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Want an extra $1,000? How to get a pay rise in 2024

New data has revealed where you can find a better job with more pay.

The cost of living is crazy, and I don’t know about you, but I can’t go through my whole life eating rice and beans and watching ABC iView. Yes, budgeting and cutting costs has to be done. But we all have our limits.

Sometimes you can’t live a life of scrounge and scrimp. You need to make more dough. An extra $1,000 a month would be handy. An extra $1,000 a week would be lovely. But how? Where’s the good money flowing? And what’s the best way to manoeuvre yourself into a position where you can get some of that money?

Happily the Australian Bureau of Statistics (ABS) has just published a huge dataset on monthly employee earnings that tells us exactly where pay is going up up up. And where it’s going nowhere, or even worse, backwards. Turns out some people are having a very nice time indeed.

Aussie workers
ABS data has revealed exactly where the good money is flowing and where you could nab a pay rise. (Source: AAP)

Do you have a story to share? Contact yahoo.finance.au@yahooinc.com

For example, one factor that affects rate of pay rises people have been getting, is the state you live in. The happy territorians of the ACT have been seeing their pay go up the most in recent times. Tasmanians too. But the weakest pay rises have been in the big states, NSW and Victoria.

Wages growth by state
ACT residents have seen their pay go up the most, while NSW and VIC residents' wage growth has been the weakest. (Source: Jason Murphy)

Note this graph is not just showing pay rises for individual employees, it’s showing total payroll change. So a state that is hiring a lot of people will show up as high growth. That’s also likely to be a state where organisations are paying more to every person as they try to fill roles, and one where you could find a job if you looked.

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The average pay for a worker in Australia right now is $1,400 a week, or $73,000. But the average pay for a full-time worker is $1,958, or $102,000 a year. Of course that varies by your age, but if you’re in your working prime and making less than that, it could be time to look around and consider your options.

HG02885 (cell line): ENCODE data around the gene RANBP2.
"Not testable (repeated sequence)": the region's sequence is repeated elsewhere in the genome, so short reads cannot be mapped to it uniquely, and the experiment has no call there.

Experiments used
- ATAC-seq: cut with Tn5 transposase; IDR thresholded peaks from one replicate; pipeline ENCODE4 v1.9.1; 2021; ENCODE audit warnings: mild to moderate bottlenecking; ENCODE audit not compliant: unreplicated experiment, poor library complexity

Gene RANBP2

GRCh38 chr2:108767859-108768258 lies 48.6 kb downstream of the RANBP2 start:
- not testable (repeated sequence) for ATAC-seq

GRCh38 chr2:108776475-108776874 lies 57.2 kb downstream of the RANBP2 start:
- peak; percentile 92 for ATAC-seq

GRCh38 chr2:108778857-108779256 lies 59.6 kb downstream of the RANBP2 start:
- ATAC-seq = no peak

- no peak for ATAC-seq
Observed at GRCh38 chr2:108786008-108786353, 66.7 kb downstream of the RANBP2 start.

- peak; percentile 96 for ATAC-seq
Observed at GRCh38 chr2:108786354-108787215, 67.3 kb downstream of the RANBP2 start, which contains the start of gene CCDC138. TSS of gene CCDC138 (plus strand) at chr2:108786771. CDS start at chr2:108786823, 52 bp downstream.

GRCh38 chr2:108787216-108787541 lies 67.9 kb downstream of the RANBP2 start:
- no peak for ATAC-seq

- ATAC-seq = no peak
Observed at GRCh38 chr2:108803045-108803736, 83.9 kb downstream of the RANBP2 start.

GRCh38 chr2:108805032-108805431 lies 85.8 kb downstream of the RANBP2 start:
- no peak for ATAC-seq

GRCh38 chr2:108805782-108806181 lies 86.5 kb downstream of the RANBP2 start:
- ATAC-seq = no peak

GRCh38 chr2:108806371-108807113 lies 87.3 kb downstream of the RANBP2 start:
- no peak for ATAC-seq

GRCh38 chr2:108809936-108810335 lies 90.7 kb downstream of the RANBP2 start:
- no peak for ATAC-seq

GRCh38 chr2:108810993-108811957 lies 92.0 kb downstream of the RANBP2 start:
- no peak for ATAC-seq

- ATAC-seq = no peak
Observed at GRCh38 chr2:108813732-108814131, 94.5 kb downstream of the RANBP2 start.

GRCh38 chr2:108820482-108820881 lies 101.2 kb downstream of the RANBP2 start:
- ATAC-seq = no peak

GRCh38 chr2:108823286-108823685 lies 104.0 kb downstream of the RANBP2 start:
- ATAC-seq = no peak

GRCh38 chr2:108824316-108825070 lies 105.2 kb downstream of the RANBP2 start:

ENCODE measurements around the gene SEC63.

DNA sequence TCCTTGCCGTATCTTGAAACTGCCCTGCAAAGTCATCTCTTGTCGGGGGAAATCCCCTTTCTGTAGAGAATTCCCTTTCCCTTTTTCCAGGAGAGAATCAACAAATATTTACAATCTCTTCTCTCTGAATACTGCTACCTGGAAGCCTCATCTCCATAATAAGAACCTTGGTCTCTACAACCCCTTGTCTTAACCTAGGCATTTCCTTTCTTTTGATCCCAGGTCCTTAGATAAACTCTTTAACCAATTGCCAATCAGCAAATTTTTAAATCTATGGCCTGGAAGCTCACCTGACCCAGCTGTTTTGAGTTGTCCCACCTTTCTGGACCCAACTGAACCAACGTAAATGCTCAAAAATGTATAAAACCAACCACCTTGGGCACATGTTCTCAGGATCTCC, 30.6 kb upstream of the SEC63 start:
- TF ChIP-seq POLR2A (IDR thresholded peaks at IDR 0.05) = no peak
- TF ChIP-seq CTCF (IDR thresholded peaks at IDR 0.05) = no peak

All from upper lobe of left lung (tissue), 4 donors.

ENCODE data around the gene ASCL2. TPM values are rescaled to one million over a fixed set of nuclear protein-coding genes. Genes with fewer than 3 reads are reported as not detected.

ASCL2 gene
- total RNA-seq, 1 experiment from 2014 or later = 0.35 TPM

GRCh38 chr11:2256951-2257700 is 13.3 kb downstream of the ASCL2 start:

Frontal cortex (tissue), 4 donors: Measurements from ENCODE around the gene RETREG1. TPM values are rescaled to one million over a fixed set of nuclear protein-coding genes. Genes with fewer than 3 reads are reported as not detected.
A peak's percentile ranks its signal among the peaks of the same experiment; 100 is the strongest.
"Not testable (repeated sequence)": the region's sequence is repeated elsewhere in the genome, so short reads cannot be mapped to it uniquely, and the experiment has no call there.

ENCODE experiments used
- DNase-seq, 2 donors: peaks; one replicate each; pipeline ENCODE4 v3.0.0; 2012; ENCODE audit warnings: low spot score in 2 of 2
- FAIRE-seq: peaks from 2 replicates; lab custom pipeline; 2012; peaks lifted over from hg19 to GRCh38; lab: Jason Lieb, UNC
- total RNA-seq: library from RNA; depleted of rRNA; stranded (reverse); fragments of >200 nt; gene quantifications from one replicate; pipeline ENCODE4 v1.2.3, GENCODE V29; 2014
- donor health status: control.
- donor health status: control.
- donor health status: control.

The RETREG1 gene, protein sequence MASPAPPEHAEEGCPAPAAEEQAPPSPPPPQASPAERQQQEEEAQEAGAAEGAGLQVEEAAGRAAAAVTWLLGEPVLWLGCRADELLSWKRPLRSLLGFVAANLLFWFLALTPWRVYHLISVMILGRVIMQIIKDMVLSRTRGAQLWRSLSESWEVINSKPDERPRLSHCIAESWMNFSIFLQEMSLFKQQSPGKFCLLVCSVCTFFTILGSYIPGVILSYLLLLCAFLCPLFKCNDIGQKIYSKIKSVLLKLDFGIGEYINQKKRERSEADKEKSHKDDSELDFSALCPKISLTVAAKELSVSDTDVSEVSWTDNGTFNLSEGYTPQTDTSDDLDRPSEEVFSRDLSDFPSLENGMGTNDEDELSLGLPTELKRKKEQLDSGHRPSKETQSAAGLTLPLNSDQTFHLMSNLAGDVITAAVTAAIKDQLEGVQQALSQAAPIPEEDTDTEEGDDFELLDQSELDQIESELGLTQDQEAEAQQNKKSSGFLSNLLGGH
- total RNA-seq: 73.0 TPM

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Of course, moving house is hard and moving states isn’t realistic for many of us. Luckily there are other things you can change that make an even bigger difference. Your industry affects your pay rises much more than your location.

As the next chart shows, agriculture, forestry and fishing workers have gone backwards over the past year, while electricity, gas and water workers are pulling in way more. If you feel like your pay’s not keeping up, flipping industry might be the answer!

Wages growth by industry
Electricity gas and water workers are seeing the biggest wages growth. (Source: Jason Murphy)

Even if the job title is the same, it can make a lot of sense to do a role at a company in a booming industry. When you work in an industry with big profits, managers are less likely to be on the warpath about overtime and expenses. There can even be bonuses. But if you’re in a suffering industry, where margins are falling, management will make sure the suffering is shared by staff. Travel will be off the cards, anything you put on a company credit card will be questioned, etc.

Put another way, I’d rather be doing HR or accounting in the mining industry than the restaurant industry right now.

Swapping industry can be difficult of course. But there’s still other tricks you can use to get yourself a better job with more pay. One of them is: join a bigger company.

As the next chart shows, smaller firms haven’t been keeping up with the growth of big firms. If you’re part of a group of more than 200 employees, your company has probably been paying much more, hiring more people, giving them more hours, etc. But if you’ve only got one or two colleagues it’s likely your pay is treading water.

Joining a big corporate firm in the ACT in the electricity, gas and water space might be the sweet spot!

Wages growth by company size
Bigger companies are paying more. (Source: Jason Murphy)

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